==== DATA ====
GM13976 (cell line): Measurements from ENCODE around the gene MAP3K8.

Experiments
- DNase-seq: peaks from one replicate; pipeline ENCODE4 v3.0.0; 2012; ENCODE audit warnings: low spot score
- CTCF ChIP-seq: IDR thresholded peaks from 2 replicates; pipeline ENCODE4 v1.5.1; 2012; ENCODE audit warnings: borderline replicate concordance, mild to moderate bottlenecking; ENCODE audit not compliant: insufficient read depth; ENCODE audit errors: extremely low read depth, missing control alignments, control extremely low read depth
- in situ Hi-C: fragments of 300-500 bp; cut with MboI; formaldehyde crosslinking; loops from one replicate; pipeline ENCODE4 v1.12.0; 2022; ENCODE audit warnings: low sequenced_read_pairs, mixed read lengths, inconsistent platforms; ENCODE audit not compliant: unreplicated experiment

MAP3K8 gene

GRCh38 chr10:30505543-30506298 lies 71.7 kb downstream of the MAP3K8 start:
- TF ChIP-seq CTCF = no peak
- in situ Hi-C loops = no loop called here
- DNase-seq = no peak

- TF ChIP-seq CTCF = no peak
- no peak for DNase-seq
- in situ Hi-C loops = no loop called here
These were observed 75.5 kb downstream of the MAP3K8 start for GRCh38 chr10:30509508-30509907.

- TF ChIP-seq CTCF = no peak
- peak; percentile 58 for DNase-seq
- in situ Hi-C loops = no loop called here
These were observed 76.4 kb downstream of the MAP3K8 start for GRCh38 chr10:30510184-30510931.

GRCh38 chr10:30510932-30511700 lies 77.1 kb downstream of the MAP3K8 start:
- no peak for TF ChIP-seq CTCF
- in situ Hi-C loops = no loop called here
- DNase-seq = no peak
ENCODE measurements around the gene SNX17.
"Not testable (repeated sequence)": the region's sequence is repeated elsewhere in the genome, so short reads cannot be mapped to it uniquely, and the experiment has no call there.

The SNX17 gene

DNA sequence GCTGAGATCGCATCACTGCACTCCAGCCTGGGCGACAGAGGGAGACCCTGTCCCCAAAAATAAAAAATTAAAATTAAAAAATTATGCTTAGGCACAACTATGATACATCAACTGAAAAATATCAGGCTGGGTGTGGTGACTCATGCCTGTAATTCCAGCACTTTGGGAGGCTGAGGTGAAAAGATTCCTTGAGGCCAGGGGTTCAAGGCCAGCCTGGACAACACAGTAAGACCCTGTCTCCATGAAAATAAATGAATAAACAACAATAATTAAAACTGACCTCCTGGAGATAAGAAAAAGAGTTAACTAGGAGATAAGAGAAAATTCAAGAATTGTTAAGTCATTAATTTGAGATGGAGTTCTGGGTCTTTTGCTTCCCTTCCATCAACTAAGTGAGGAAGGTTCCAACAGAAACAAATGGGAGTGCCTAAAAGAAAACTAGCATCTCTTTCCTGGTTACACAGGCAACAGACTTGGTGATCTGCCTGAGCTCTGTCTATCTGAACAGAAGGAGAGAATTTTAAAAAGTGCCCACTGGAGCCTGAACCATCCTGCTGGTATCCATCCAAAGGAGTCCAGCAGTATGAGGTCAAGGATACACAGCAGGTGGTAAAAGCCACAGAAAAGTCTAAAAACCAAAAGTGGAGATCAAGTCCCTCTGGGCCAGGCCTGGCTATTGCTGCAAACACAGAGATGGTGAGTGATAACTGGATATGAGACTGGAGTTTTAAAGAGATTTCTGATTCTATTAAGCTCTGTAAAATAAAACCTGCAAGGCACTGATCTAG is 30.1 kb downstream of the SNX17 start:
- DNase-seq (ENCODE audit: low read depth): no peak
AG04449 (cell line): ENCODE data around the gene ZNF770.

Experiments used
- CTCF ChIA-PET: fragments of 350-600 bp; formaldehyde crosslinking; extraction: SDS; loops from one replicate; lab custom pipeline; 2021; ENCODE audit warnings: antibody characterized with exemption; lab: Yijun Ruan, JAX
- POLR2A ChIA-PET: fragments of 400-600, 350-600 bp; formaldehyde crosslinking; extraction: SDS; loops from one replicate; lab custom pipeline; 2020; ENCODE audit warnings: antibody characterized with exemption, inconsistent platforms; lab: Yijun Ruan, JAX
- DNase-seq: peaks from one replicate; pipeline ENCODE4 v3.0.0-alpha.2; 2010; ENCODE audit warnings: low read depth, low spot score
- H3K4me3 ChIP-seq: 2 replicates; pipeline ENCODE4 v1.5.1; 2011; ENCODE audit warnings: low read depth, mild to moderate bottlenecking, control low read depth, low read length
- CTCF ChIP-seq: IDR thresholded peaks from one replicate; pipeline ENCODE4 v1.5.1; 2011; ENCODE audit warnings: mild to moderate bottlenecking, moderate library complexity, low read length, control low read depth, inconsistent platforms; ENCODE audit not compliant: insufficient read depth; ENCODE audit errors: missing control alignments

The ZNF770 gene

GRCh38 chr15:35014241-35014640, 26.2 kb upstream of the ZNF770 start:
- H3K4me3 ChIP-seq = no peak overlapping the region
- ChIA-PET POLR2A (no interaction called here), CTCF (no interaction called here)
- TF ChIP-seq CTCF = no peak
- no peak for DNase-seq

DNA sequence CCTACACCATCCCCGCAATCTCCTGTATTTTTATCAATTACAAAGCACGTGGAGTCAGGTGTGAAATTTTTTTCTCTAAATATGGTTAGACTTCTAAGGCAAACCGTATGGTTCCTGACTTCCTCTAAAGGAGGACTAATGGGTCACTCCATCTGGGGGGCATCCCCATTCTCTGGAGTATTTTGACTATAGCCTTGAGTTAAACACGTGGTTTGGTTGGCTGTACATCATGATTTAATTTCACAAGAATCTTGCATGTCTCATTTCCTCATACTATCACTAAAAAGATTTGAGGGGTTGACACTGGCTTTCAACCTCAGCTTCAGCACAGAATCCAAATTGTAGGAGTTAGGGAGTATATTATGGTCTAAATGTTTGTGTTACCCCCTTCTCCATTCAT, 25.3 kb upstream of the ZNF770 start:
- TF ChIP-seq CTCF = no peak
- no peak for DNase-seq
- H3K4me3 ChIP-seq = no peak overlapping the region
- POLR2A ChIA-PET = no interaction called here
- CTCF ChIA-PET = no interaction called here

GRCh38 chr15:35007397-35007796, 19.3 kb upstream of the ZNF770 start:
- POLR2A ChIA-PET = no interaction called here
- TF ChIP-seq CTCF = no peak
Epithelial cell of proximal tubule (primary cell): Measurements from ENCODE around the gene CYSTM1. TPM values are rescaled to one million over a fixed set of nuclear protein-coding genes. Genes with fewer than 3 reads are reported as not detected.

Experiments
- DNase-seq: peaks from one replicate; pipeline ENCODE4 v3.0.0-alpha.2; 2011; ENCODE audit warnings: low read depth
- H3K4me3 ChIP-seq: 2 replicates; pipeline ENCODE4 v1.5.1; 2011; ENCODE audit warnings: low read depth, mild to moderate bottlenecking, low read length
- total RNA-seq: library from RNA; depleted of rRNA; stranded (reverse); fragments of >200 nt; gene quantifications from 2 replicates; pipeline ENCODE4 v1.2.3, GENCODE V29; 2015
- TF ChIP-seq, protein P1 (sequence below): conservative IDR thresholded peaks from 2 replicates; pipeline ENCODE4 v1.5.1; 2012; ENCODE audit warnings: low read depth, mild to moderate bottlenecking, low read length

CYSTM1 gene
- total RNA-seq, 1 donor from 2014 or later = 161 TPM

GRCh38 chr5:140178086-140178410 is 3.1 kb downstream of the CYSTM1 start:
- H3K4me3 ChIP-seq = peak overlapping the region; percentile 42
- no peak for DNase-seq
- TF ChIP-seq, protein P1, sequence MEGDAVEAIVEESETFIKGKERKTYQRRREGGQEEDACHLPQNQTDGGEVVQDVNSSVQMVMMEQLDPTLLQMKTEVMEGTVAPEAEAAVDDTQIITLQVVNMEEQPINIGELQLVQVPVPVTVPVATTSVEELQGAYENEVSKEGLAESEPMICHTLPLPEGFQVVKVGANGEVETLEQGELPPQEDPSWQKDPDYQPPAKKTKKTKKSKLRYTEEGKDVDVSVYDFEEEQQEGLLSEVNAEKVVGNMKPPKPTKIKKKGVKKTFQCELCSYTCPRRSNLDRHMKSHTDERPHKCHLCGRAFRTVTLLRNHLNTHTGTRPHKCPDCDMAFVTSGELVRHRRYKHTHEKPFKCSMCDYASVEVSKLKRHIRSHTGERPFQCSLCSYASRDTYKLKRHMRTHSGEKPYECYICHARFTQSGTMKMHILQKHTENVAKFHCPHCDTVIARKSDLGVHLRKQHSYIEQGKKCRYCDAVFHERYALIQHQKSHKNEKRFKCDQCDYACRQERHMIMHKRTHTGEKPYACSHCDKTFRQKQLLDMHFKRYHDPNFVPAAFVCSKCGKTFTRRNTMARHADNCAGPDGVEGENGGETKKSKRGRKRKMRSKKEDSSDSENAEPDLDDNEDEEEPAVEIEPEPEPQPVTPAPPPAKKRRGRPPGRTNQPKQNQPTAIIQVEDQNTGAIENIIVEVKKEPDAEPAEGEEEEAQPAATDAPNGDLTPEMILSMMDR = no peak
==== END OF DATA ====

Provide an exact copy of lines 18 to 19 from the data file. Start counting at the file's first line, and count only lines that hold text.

These were observed 76.4 kb downstream of the MAP3K8 start for GRCh38 chr10:30510184-30510931.

GRCh38 chr10:30510932-30511700 lies 77.1 kb downstream of the MAP3K8 start: